July 4th Fires

Fires are more prevalent during winter months, but around July 4th we see another spike of fire related claims. Summer fires are typically caused by fireworks, lightning strikes, open flame and dry vegetation, but also may occur due to suspicious activity. More fires are reported July 4th than any other day during the year.

Fires from suspicious activity, fireworks, lightning and dry vegetation are pretty self explanatory. Open flame includes fires started by torches, matches, lighters, candles, campfires, bonfires, warning flares, rubbish fires, open trash burners, outdoor fireplaces, hot embers, ashes, and rekindles. This term does not apply to those caused by suspicious activity, cooking, appliances, smoking or children playing with fire.

There are some basic safety tips you can follow to help prevent fires in your home, but for this article I will specifically address indoor and outdoor cooking. First, I’ve said it many times but it bears repeating: You must have a fire extinguisher in your kitchen and you must know how to use it!  When you are cooking do not wear loose clothing. You also want to keep kitchen towels, sponges, paper towels and potholders away from your stove.  Other items that could catch fire are food packaging, wooden utensils and curtains. Be sure your stove is plugged directly into the outlet. Never use an extension cord for your appliances. Oils are highly flammable. If you are cooking and your pan catches fire put a lid on it immediately. It is a good idea to keep a lid nearby with an oven mitt just in case. Once the lid is on, turn off the heat and do not uncover until the pan has cooled completely. Likewise if your oven catches fire, turn off the heat and do not open. Let the oven cool down completely before you open it. The most important tip here is to know when to get out of the house. It is always better to be safe and call for help if a fire doesn’t seem manageable. Things can be replaced, people can’t.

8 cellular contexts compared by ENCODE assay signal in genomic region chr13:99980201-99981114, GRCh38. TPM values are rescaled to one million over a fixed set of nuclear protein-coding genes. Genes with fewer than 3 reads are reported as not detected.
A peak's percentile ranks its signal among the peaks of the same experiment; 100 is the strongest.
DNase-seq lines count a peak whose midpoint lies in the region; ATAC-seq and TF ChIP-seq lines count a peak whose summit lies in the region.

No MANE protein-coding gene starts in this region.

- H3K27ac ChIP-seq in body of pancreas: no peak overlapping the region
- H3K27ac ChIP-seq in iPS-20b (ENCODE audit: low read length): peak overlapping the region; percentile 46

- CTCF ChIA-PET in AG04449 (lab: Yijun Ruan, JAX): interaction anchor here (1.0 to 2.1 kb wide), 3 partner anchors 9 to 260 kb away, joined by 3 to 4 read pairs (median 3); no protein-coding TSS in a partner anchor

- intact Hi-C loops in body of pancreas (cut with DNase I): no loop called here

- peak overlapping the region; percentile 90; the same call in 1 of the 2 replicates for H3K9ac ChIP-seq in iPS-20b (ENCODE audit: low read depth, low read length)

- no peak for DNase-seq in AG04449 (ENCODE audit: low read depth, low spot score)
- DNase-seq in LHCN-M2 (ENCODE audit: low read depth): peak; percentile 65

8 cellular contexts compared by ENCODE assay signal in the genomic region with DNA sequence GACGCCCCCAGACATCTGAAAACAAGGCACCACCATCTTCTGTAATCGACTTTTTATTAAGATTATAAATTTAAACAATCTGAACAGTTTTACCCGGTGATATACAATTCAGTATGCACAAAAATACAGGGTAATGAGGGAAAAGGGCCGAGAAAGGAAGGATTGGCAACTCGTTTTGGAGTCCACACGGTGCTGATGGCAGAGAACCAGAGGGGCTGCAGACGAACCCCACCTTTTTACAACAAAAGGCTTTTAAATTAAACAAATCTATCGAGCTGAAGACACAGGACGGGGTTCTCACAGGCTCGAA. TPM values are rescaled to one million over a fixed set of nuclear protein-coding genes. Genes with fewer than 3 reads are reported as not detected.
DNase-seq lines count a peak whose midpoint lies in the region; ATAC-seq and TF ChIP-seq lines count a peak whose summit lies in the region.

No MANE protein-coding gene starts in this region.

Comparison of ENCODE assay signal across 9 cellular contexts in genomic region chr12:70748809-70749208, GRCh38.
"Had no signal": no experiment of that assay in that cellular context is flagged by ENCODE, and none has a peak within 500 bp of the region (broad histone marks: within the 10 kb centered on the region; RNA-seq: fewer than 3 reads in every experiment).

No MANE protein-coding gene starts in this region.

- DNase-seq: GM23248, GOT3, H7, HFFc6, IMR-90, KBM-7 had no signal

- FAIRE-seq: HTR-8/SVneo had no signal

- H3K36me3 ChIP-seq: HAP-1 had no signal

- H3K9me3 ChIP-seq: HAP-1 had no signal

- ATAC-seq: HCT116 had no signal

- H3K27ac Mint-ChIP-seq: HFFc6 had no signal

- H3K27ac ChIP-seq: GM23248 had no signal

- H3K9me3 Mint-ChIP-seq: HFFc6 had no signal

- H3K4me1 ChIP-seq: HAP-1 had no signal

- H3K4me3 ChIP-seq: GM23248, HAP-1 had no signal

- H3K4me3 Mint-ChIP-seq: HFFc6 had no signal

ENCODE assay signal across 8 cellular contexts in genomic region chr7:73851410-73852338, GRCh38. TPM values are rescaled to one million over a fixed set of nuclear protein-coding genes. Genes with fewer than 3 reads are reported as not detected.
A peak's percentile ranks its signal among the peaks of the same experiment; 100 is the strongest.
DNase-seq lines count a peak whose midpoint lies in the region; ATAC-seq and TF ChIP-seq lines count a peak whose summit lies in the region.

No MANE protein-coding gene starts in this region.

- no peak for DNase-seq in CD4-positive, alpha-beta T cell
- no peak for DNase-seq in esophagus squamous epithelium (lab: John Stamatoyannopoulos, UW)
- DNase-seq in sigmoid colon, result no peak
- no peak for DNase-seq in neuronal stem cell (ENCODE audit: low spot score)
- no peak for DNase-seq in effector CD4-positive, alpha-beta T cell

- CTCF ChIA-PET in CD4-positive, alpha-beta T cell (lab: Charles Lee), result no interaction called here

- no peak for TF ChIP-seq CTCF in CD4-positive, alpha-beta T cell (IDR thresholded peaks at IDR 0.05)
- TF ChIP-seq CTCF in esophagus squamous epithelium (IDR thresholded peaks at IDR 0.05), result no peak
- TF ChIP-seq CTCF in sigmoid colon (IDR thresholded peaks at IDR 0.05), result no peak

If cooking outdoors, take proper precautions to have a water source handy such as a hose in case the fire escapes containment.  You want to keep anything flammable away from hot coals or the grill burners and keep your grill far enough away from your home to prevent melting of siding and/or fire. Also, keep your grill away from fences, sheds, deck railings and out from under eaves. The grill should be on a flat service and always inspected to ensure it is in good working condition. Keep children and pets away from the outdoor cooking area. Do not wear loose clothing while cooking on the grill and never leave the grill unattended. When you have finished cooking, dispose of spent coals properly, but make sure they are cool first. For gas grills, be sure to close the gas tank.

Suffering property loss from a fire can be overwhelming and stressful to say the least. Whether it is a localized fire or a total loss, always remember that there is someone here to help you get through the claims process. My role as a Public Adjuster is to take the burden off you and process the claim on your behalf. We meet with your insurance adjuster, document the scope of the damage, inventory your personal belongings and fight for a settlement that is fair and within the limits of your policy. We’re with you every step of the way to help you so that you can get back to what is important..living your life. If you have any questions about a claim in process or a new claim, reach out to me direct at 570-730-8607 or by email at michelle@michellemurphypublicadjuster.com.

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